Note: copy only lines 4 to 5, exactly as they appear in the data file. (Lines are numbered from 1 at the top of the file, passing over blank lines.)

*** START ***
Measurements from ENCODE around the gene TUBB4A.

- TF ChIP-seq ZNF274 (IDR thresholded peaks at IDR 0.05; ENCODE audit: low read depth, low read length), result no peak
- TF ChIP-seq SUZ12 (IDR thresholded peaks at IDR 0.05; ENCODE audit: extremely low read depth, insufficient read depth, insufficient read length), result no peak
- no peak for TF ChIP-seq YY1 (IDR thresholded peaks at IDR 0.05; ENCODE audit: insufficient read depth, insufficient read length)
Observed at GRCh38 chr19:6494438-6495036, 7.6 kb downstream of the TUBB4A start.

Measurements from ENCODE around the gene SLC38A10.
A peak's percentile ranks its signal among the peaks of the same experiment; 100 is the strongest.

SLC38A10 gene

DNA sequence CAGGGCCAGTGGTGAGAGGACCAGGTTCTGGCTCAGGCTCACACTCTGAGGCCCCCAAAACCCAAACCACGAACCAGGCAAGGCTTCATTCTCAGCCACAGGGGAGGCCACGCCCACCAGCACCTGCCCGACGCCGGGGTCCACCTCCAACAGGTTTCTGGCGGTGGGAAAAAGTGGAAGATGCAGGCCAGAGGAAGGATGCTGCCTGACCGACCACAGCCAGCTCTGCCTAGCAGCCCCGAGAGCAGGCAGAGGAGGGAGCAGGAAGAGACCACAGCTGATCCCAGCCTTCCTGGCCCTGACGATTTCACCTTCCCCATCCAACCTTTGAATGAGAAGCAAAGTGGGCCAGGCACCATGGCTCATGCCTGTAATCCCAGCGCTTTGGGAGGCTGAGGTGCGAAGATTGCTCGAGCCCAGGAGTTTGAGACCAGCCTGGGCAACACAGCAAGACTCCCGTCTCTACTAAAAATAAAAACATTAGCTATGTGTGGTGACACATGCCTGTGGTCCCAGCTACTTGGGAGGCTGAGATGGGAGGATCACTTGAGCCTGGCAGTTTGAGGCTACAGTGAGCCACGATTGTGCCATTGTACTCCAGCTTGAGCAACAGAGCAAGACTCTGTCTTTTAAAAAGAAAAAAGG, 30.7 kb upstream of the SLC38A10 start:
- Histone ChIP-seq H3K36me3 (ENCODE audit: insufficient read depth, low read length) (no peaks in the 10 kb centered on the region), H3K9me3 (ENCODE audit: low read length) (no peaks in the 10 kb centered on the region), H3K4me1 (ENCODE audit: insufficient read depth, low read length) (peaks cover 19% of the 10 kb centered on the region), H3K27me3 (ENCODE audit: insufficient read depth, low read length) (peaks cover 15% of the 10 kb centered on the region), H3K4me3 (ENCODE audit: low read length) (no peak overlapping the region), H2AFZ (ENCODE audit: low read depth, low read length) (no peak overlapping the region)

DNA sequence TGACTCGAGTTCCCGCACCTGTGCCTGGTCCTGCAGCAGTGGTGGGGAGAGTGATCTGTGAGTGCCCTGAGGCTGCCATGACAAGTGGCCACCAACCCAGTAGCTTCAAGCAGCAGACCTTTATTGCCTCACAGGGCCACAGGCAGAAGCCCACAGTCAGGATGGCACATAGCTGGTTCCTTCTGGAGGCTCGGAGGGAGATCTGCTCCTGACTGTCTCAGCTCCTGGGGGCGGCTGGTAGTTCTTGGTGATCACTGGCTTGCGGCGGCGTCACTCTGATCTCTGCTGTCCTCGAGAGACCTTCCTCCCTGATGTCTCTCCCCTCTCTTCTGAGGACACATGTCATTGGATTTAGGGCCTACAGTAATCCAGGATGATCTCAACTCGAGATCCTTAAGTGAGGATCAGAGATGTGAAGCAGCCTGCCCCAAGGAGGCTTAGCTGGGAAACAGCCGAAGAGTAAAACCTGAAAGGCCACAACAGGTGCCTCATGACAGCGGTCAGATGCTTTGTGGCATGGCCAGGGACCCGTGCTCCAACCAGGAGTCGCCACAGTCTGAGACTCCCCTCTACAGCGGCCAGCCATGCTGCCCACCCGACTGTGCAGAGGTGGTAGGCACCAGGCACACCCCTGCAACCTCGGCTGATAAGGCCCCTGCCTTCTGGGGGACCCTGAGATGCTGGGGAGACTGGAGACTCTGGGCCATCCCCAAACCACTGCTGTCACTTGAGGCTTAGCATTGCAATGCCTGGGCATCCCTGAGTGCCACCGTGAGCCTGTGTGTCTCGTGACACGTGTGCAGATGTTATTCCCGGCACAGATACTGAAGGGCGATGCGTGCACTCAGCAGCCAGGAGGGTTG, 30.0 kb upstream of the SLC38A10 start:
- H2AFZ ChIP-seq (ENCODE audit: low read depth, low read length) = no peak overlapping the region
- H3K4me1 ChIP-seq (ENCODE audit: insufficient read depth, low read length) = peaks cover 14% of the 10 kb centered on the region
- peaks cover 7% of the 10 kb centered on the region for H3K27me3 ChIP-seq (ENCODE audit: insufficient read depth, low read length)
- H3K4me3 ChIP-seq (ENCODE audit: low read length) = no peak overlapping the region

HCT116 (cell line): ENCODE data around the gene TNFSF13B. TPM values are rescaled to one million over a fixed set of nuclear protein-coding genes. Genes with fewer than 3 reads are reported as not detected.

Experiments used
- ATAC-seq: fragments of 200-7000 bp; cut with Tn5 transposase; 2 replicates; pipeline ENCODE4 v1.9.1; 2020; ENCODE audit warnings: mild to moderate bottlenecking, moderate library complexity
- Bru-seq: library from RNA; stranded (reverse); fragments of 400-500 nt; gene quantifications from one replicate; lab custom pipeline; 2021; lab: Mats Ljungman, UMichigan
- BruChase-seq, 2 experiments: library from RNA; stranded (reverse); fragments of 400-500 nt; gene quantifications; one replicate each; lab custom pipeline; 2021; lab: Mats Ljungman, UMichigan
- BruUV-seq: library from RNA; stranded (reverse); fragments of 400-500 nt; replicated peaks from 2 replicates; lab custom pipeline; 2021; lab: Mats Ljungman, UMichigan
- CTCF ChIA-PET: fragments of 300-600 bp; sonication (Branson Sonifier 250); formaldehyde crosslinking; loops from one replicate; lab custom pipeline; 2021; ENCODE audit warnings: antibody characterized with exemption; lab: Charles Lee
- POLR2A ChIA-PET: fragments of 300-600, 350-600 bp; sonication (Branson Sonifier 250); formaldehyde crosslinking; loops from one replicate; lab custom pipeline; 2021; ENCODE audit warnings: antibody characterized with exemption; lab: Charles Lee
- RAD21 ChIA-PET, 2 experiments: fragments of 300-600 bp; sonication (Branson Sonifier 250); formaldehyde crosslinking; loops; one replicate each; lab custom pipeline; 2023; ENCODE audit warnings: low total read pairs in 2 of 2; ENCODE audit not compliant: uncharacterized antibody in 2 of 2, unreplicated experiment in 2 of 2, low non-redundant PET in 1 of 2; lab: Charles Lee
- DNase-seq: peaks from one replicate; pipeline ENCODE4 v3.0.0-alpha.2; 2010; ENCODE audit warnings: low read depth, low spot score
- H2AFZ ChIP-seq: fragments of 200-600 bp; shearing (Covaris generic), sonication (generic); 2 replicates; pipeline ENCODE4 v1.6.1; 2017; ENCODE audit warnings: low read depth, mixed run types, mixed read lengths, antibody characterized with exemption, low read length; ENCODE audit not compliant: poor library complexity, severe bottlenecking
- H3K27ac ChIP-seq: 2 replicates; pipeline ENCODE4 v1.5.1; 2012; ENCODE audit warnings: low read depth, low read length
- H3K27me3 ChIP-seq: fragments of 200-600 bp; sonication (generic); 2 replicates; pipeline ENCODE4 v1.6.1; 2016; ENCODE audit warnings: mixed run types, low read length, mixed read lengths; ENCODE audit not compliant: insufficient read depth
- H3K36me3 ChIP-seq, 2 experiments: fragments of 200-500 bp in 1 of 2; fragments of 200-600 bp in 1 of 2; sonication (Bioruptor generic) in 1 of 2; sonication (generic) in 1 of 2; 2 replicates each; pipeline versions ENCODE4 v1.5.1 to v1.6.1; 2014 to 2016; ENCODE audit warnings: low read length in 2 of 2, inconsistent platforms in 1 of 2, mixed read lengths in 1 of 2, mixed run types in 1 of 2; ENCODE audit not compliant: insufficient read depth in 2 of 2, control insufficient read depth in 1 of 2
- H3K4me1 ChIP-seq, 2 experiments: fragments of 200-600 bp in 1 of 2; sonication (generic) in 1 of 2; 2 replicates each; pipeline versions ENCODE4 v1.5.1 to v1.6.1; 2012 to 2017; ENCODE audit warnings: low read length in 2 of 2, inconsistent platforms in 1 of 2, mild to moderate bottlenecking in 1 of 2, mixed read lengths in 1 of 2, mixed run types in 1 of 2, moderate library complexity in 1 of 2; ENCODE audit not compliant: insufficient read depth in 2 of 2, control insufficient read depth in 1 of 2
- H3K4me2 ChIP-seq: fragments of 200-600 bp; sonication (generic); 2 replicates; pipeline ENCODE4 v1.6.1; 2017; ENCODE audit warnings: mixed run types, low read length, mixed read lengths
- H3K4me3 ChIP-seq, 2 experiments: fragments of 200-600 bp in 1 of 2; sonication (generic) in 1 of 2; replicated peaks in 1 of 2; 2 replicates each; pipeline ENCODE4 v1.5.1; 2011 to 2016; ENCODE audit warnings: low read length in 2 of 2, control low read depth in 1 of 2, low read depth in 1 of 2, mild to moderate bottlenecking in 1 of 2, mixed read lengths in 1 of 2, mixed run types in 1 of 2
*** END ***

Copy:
- no peak for TF ChIP-seq YY1 (IDR thresholded peaks at IDR 0.05; ENCODE audit: insufficient read depth, insufficient read length)
Observed at GRCh38 chr19:6494438-6495036, 7.6 kb downstream of the TUBB4A start.